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I survived the DC Earthquake and all I got was this lousy t-shirt

Aug 25, 2011

Someone had to make them, and here's where you can buy them:

They started out basic...



...and then the California jokes came...



...and then there were some discrepancies about who owned the earthquake...



....and more hilarity ensued...




...but this was just mean.

Buy HERE ... or not.


Aug 24, 2011

I learned something important about myself yesterday:

And Twitter is officially my news source for everything.

I was wearing my new red cigarette pants with four-inch black peep toe stilettos, walking around pretending my feet didn't hurt, like I was Joanie on "Mad Men" or something.  I'd just turn the cubicle corner to ask a coworker something -- and a senior person in my office had just stepped out, heading in my direction -- when the whole dang Pentagon began shaking.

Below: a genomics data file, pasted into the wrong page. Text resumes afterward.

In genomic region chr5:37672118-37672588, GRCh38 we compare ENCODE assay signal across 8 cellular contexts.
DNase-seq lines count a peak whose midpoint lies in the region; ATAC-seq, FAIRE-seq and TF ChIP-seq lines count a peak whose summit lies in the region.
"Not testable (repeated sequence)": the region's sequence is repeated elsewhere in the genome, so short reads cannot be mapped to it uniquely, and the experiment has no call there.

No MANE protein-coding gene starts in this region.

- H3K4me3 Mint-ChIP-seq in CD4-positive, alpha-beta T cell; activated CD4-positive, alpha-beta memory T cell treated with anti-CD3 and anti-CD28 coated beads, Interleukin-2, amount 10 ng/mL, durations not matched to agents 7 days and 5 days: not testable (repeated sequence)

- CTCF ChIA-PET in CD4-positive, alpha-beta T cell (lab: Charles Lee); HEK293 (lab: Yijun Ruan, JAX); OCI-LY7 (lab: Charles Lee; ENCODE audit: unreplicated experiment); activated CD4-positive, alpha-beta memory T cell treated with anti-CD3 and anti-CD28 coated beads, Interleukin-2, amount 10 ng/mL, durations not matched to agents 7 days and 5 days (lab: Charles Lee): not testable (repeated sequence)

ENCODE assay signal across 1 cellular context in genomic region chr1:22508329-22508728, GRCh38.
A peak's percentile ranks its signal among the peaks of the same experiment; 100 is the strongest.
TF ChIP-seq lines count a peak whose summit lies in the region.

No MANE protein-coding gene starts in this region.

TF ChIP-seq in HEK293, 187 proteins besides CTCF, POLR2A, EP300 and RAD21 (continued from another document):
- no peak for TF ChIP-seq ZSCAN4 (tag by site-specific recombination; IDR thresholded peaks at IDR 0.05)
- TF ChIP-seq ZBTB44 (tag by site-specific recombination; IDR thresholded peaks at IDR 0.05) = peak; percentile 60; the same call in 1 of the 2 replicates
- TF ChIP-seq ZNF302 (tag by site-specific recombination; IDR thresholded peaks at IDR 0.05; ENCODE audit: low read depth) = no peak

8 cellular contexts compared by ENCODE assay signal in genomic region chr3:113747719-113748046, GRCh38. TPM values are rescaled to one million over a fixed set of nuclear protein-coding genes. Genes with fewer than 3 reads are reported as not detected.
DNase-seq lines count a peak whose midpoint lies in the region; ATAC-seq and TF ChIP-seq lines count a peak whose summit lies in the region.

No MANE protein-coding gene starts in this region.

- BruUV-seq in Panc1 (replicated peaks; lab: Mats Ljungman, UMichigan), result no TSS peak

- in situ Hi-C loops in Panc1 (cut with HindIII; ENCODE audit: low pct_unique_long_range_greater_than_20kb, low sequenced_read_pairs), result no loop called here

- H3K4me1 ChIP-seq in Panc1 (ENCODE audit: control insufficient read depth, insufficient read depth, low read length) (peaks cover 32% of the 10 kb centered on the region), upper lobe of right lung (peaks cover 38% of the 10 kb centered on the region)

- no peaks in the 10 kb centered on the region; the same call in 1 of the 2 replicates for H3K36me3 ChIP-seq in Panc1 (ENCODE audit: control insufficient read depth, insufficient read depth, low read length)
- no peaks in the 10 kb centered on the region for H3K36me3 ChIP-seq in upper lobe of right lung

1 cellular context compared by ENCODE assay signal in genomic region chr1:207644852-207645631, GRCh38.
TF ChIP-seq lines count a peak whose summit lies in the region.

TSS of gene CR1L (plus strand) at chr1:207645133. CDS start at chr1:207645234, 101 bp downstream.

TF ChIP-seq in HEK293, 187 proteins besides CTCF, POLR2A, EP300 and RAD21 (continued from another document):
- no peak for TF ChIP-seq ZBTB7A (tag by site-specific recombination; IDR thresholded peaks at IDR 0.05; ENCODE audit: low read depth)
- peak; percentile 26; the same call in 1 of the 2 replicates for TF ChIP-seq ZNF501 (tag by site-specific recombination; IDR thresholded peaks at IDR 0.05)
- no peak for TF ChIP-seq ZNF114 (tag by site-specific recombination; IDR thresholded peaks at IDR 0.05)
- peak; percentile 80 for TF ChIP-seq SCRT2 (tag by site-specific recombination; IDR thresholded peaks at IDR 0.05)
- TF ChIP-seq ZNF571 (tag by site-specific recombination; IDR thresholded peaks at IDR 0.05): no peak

I froze, my swinging arms (the way Joanie does it) suspended in the air.  So did he.  We locked eyes, searching for the answer from one another to what we should do.  Anything that was on a surface was rattling violently, the printer threatening to fall on top of me, but I didn't move a hair, didn't even teeter on those ridiculous heels.  I just stared at him, not thinking for a second that it might be slightly awkward.  At first I thought, "Earthquake?" but in a nanosecond my mind went to "TERRORIST ATTACK."  It felt like at least a full minute (what was it, 10 seconds?), and I didn't hear anything but the rattling...

When it stopped I came back into reality.  I heard sirens, people shouting to check for smoke, dozens of feet running in the hallways.  I darted to my desk and pulled up Twitter.  I knew Twitter would tell me what had happened.  "Uhh, did an earthquake just hit DC?" I tweeted.  Moments later I got the responses -- YES.  And my friends in New York and Philly were tweeting about it just as quickly as I was.